The most commonly used diagnostic imaging modality is CT scan due to its high sensitivity. However, in a review of current CT scan literature, it scrutinizes current literature pertaining to the effectiveness of COVID-19 imaging modalities and discusses overarching conclusions that have been made based on low-quality tests with faulty criteria and biased cohorts [4]. This poses issues surrounding the optimization of varying diagnostic tests as these studies do not disclose limitations such as selection bias of cohorts and use faulty methodologies to assess imaging modalities in diagnosing. It is due to this that instigates this review which will further evaluation of the effectiveness and sensitivity of current imaging modalities.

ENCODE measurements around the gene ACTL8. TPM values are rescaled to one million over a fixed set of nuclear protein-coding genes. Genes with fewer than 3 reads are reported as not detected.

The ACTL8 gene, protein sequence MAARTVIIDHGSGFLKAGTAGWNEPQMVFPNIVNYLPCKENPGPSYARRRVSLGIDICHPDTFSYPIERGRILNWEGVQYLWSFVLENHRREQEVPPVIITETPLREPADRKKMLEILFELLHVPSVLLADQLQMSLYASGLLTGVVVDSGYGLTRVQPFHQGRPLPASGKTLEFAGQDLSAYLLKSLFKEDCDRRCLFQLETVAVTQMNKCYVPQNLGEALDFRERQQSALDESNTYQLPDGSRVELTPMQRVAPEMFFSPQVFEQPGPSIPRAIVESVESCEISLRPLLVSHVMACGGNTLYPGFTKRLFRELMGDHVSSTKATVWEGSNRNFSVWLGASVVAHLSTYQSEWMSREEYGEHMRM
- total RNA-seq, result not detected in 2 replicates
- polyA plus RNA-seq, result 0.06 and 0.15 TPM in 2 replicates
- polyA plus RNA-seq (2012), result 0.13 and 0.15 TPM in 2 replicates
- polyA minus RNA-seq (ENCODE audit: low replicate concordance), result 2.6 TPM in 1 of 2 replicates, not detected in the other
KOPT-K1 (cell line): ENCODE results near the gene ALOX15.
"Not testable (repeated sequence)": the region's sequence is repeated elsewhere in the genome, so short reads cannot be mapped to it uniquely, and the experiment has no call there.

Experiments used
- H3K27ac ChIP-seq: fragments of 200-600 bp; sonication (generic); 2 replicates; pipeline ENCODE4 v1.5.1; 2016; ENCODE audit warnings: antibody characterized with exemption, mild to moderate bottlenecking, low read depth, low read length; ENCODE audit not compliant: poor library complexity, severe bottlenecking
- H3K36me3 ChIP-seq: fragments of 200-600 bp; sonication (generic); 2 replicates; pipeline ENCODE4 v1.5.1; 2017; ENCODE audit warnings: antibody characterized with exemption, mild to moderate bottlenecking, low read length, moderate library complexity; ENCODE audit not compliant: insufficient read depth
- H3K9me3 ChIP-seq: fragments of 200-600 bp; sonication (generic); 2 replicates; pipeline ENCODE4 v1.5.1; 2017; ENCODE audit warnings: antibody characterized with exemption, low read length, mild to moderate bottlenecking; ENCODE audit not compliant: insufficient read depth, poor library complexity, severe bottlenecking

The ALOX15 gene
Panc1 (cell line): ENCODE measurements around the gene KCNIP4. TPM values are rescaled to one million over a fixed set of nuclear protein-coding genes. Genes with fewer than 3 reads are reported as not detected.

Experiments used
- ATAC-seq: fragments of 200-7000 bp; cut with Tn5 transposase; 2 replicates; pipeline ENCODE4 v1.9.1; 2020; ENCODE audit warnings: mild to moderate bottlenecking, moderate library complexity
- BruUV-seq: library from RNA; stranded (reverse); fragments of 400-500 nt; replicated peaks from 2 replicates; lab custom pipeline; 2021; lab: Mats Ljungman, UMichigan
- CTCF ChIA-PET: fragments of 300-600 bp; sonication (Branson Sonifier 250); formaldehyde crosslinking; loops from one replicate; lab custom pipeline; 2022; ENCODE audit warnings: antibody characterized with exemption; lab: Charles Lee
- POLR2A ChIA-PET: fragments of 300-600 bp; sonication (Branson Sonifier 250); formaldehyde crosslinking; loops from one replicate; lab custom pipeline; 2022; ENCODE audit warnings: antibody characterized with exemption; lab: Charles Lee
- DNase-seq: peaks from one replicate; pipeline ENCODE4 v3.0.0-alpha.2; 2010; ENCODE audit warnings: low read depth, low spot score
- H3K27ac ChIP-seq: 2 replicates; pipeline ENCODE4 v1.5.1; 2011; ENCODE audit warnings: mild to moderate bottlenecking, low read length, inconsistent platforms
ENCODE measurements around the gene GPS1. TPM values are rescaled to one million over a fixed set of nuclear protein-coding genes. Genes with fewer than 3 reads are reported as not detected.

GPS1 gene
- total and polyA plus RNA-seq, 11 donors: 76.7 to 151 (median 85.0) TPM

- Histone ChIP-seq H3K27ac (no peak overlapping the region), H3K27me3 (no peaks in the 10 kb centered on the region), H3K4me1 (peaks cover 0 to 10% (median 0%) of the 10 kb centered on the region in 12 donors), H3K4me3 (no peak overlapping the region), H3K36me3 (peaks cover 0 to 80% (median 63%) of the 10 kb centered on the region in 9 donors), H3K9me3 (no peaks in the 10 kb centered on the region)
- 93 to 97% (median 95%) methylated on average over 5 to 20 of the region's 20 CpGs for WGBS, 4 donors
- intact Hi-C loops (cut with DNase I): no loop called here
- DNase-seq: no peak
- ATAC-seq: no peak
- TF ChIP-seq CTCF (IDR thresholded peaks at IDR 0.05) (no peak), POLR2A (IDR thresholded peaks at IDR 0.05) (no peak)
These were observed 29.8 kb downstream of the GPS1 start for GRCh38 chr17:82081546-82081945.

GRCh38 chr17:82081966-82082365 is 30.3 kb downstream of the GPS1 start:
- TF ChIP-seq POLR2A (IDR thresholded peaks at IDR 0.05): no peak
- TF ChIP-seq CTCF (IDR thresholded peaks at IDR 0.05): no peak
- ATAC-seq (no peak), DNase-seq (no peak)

With the fast-paced clinical setting, the absence of a vaccine, and clinical management being important during the COVID-19 outbreak, utilizing the most effective imaging modality alongside or in the absence of RT-PCR testing is critical. This will potentially maximize the efficiency of patient triaging and treatment workflows, minimize the further possibility of transmission at the population level, and decrease the risk of misdiagnosis.

Unlike other reviews, this paper aims to provide a holistic review of current clinically relevant medical diagnostic imaging techniques employed during the COVID-19 outbreak while considering any potential limitations such as the logistics, and discuss the future direction of this field.


The review comprised four stages: literature search, quality assessment, and data extraction and data analysis.